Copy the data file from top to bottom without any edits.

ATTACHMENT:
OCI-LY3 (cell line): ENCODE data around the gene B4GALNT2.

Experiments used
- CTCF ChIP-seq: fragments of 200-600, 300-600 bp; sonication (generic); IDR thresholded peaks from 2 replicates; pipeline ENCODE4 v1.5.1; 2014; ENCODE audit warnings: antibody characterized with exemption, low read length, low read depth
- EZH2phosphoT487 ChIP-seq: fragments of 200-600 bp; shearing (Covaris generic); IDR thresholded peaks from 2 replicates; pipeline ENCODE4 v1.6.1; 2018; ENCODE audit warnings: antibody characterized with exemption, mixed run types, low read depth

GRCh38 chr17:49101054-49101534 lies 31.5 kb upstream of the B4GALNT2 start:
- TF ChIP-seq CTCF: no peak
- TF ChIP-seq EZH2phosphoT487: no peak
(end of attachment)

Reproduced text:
OCI-LY3 (cell line): ENCODE data around the gene B4GALNT2.

Experiments used
- CTCF ChIP-seq: fragments of 200-600, 300-600 bp; sonication (generic); IDR thresholded peaks from 2 replicates; pipeline ENCODE4 v1.5.1; 2014; ENCODE audit warnings: antibody characterized with exemption, low read length, low read depth
- EZH2phosphoT487 ChIP-seq: fragments of 200-600 bp; shearing (Covaris generic); IDR thresholded peaks from 2 replicates; pipeline ENCODE4 v1.6.1; 2018; ENCODE audit warnings: antibody characterized with exemption, mixed run types, low read depth

GRCh38 chr17:49101054-49101534 lies 31.5 kb upstream of the B4GALNT2 start:
- TF ChIP-seq CTCF: no peak
- TF ChIP-seq EZH2phosphoT487: no peak